After Jesse and Jo Ann Belvin died, their two small sons were reared by Jesse’s mother. The older son, Jesse Jr, was less than five years old at the time. As I have said in an earlier post, he has lived his life in hopes of separating rumor and fact about his parents’ deaths. Jesse Jr is also a singer. We became acquainted at first after I commented on his vocal uploads on YouTube and he told me that his grandmother spoke of Jackie Wilson as a great friend of his parents.
Jackie’s phone call. According to what Jesse Jr was told growing up, the first indication his Los Angeles-based family got that something had gone wrong was a telephone call from Jackie Wilson. Jackie had reached Dallas, the next stop on the tour, but Jesse and Jo Ann had not arrived. He stated that he had had car problems, that he thought someone had messed with his tires, and that as a result had gotten to Dallas late. Even though Jackie had left Little Rock before Jesse and Jo Ann, they should have arrived in Dallas before him, he felt, and he wanted to know if they had called home.
This call does not fit the scenario of “all those on the bill being run out of Little Rock at gunpoint.” It is too much of a stretch to believe that Jackie would make this call and yet not divulge anything about so dramatic an experience.
The “run out of town” urban legend. In all likelihood, The Los Angeles Sentinel is the source of the story that the performers on the bill were run out of Little Rock. Jesse and Jo Ann both grew up in Los Angeles, and Jesse had been a fixture on the LA music scene for years before he became a national success. Consequently, the Sentinel covered the deaths and the funeral and ran several other related stories.
On February 18, less than two weeks after the concert and crash, the Sentinel ran an article headlined “Slashed Tires On Belvin’s Auto Probed.” The story began with these two paragraphs:
A pressing investigation got underway this week to probe reports that tires on singer Jesse Belvin’s car had been willfully slashed hours prior to the fatal accident that claimed the life of the singer, his wife, and three others [their driver and the two occupants of the other vehicle] Feb. 5.
Investigators said it has be definitely established that tires on the cars of entertainers Jackie Wilson and Arthur Prysock, who were also en route to Dallas from Little Rock, were slashed, [sic] before the trio left the city.
The article continues with what appears to be an accurate description of the vehicles owned by the three artists−one that conflicts with information in Etta James’s book, by the way—and states clearly that the concert was a segregated “dance” concert of the sort that was common at the time: one show for a Black audience and one for a white audience. The article states that Jackie Wilson played for the Black audience, but “the bandleader” refused to play for the white audience because it “failed to appear on time.”
Huh? How does an audience fail to appear on time? Performers can fail to appear on time, but how does a whole audience get the time wrong? We should also note that a segregated dance concert does not fit at all with Lenaburg’s contention that this is the first integrated concert (not dance concert, just concert) in Little Rock’s history.
Another thing about the Sentinel story that I found troubling was the absence of any quotations from either Jackie Wilson or Arthur Prysock. Either or both could have been reached by telephone. Why is there no first-person account from anyone present at the concert that night? If what the Sentinel printed was true, why does the article not specify the source of the information?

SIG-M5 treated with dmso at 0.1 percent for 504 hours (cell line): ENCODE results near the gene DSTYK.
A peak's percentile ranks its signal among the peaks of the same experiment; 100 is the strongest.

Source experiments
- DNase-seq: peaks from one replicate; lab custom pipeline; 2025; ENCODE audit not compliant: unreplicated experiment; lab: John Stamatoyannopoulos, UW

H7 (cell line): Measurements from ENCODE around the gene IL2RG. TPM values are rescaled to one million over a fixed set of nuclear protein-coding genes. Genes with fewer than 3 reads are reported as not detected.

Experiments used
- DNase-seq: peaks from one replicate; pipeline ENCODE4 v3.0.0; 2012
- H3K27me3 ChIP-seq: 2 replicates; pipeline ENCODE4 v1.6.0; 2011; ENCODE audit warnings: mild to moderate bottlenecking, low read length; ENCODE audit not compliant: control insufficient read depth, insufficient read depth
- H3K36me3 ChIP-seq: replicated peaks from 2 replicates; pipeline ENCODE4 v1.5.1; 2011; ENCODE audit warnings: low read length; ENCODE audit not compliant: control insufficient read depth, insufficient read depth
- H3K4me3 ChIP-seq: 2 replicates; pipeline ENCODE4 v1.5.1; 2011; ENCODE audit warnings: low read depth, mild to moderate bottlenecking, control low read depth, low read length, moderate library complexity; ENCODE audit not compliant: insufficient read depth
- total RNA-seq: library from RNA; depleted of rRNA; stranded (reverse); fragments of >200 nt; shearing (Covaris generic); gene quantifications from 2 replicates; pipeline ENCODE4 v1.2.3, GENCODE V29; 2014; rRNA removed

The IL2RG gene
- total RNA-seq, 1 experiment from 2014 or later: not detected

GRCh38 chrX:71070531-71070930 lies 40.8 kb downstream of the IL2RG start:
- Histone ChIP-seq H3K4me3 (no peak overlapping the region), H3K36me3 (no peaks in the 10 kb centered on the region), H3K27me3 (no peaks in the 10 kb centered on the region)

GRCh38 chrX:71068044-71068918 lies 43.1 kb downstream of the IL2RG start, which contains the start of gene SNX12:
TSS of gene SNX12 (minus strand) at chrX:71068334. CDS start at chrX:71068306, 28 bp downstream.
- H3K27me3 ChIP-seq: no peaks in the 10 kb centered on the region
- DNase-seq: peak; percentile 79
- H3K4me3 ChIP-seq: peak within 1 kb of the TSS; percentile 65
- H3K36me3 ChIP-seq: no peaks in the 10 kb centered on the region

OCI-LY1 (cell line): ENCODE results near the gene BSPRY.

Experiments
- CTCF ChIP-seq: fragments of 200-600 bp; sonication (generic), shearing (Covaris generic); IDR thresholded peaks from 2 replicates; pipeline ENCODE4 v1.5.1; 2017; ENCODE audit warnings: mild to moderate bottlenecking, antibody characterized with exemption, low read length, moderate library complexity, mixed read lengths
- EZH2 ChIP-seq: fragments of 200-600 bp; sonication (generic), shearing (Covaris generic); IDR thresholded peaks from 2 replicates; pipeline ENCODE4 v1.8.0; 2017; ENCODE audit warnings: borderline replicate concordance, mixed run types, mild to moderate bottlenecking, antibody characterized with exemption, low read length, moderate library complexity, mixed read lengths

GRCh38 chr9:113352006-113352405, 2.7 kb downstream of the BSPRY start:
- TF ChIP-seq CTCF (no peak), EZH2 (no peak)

Slashed tires. Finally, of course, there is the problem of how “slashed tires” left the performers with functional vehicles. If the tires had to be replaced before the entertainers could leave, how would that fact align with being run out of town? And if the tires were replaced on the Belvins’ automobile, what would “slashed tires” have to do with the collision that took five lives?
In fact, the concert was not a “dance concert” but a standard concert. It took place in an auditorium, and it began at 7:00 pm on Friday, April 5, 1960. The crash that took Jesse Belvin’s life and the lives of four others took place on Highway 67, well beyond the town of Hope, at around 6:00 am the next morning.
Eric Lenaburg’s account. At this point I will turn to the story according to Eric Lenaburg, who contacted me after reading my original posts about the Little Rock concert and the car crash. He provided two email addresses and a telephone number and encouraged me let him know if I heard from anyone else with information beyond what he knew about the events. He also provided me with a summary of what his “years of investigation” had uncovered.
The concert, he assured me, was the first concert ever performed in Little Rock in front of an integrated audience. Jesse Belvin, he told me, was the headliner, and Jackie Wilson and Arthur Prysock were the only other acts on the bill. How, I wanted to know, did Jackie end up second on the bill. Eric insisted that Jesse was the bigger star, and I told him that idea was ridiculous. However, Jackie’s performances were incendiary, and I said (on this blog) that if Eric was correct about the billing, it might have been arranged as a form of “crowd control.” Jesse Belvin, freshly signed to RCA Victor, was to be marketed thereafter as a balladeer. If concert promoters wanted to avoid any overly exuberant behavior on the part of the audience, perhaps it was deemed best to have “Mr. Excitement” followed by “Mr. Easy.”
I was uneasy about much of what Lenaburg had to say, but I took him at his word and believed he had done the investigative work he described. Yes, I bellieved him for many months, actually. Then Jesse Belvin Jr and I set out to test Mr. Lenaburg’s findings. In the end, I don’t accept anything from Lenaburg, and you shall read why in the next installment.